It has been shown that tumor cell lines possess high ROS levels, but, depending on the investigated cell line, the experimental alteration of the ROS homeostasis has revealed opposing effects (14–16). A recent study provided evidence for an anti-invasive effect of the new ROS-modulating drug imipramine-blue in a highly invasive RT2 syngeneic astrocytoma rat model. Imipramine-blue is synthesized from the antidepressant drug imipramine and Michler ketone (Fig. 1F). Treatment with imipramine-blue induced the formation of tumors with a more compact morphology. It reduced invasion of tumor cells into healthy tissues and prolonged survival after combination therapy with liposomal doxorubicin (1). The target protein of imipramine-blue, NADPH oxidase 4 (NOX4), is involved in antiapoptotic signaling, including the NF-κB signaling pathway, which is highly active in many non-Hodgkin lymphomas (15, 17–19).

Figure 1.

Effect of imipramine-blue on Burkitt lymphoma cell line viability. A, 24-hour MTT assay of Burkitt lymphoma cell lines treated with imipramine-blue. B, effect of 1 μmol/L imipramine-blue for 24 hours on Burkitt lymphoma cell lines (statistical analysis). C, 72-hour MTT assay of Burkitt lymphoma cell lines treated with imipramine-blue. D, effect of 1 μmol/L imipramine-blue for 72 hours on Burkitt lymphoma cell lines (statistical analysis). E, thymidine 3H-incorporation assay of Burkitt lymphoma cells incubated with imipramine-blue for 24 hours. F, chemical structure of imipramine-blue. This image is reproduced with permission from The American Association for the Advancement of Science (1). *, P < 0.05; **, P < 0.01; ***, P < 0.001.

Figure 1.

Effect of imipramine-blue on Burkitt lymphoma cell line viability. A, 24-hour MTT assay of Burkitt lymphoma cell lines treated with imipramine-blue. B, effect of 1 μmol/L imipramine-blue for 24 hours on Burkitt lymphoma cell lines (statistical analysis). C, 72-hour MTT assay of Burkitt lymphoma cell lines treated with imipramine-blue. D, effect of 1 μmol/L imipramine-blue for 72 hours on Burkitt lymphoma cell lines (statistical analysis). E, thymidine 3H-incorporation assay of Burkitt lymphoma cells incubated with imipramine-blue for 24 hours. F, chemical structure of imipramine-blue. This image is reproduced with permission from The American Association for the Advancement of Science (1). *, P < 0.05; **, P < 0.01; ***, P < 0.001.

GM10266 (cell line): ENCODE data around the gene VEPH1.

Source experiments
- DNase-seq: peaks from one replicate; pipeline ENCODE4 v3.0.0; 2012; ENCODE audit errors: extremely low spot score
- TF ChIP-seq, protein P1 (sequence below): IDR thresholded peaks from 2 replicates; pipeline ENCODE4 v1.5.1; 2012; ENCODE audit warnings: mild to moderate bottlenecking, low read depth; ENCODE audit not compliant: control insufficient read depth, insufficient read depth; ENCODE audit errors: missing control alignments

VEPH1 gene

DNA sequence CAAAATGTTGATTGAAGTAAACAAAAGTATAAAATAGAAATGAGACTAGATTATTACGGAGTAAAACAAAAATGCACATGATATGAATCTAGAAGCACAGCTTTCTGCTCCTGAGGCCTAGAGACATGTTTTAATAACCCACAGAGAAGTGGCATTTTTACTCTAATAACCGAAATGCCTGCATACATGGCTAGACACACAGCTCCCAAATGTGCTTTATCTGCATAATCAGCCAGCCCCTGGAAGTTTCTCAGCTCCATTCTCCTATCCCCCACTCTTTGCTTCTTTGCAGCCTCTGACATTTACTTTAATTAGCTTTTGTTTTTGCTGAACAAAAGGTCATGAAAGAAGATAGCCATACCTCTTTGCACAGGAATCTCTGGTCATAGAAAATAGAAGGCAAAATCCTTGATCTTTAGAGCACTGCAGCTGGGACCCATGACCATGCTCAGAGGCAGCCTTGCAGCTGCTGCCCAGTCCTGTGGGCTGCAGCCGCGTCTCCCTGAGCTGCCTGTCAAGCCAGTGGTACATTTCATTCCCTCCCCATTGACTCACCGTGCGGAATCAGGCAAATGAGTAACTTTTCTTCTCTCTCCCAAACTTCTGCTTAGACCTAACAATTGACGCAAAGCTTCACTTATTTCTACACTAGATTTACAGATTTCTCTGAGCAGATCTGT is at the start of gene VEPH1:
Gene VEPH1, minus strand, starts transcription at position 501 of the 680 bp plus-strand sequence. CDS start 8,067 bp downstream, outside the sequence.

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To evaluate the antitumor and antimetastatic effects of imipramine-blue, we treated numerous tumor and normal cell lines in vitro, and lymphoma cells in a xenograft chick chorioallantoic membrane (CAM) tumor model. We chose the BL2B95 lymphoma cell line for the CAM assay, because our previous experiments showed that the EBV+ BL2B95 cells exhibited a high potential for lymphogenic dissemination in the CAM (20), and the infection with EBV has been shown to increase ROS levels (21). Furthermore, the cell line was isolated from a patient with multiple metastases, which involved the central nervous system, the bones, the abdomen and the bone marrow (22). This fact illustrates BL2′s highly aggressive metastasis formation in a living organism and makes this cell line a highly suitable model for in vivo experiments like in our study.

Cell culture

HEK293WT, HeLa, KELLY, MD-MBA 231 cell lines were obtained from Leibniz Institute DSMZ-German Collection of Microorganisms and Cell Cultures (Braunschweig). SH-SY5Y cell line was obtained from American Type Culture Collection. SMS-KAN cell line was kindly provided by Prof. P. Reynolds (School of Medicine, Texas Tech University, Lubbock, TX). AS-M cells were kindly provided by Prof. Dr. P. Ströbel (Department of Pathology, University Medicine Goettingen, Goettingen, Germany). The aforementioned cell lines were not authenticated in the authors' laboratory. Burkitt lymphoma cell lines (BL2B95, BL2, BL30B95, BL41B95) were obtained from IARC Lyon trough G. Bornkamm in Munich, Germany. Burkitt lymphoma cell lines are regularly authenticated via immunoglobulin PCR once a year. Burkitt lymphoma cell lines (BL2B95, BL2, BL30B95, BL41B95) were cultured in RPMI-1640 medium (Lonza) with 10% fetal calf serum (FCS), 1% penicillin/streptomycin (biochrome), 10 mmol/L HEPES (GIBCO), 1 mmol/L sodium-pyruvate (GIBCO), 50 μmol/L α-thioglycerol (Sigma-Aldrich), and 20 nmol/L BCS (bathocuproine disulfonic acid; Sigma-Aldrich). AS-M cells (angiosarcoma) were cultured in EGM-2 (Clonetics). Normal fibroblasts (FLP1), as well as HEK293WT, MD-MBA 231 (breast cancer), KELLY, SH-SY5Y, and SMS-KAN (neuroblastoma), were cultured in RPMI-1640 with 10% FCS and 1% penicillin/streptomycin. All cell lines were incubated at 37°C and 5% CO2.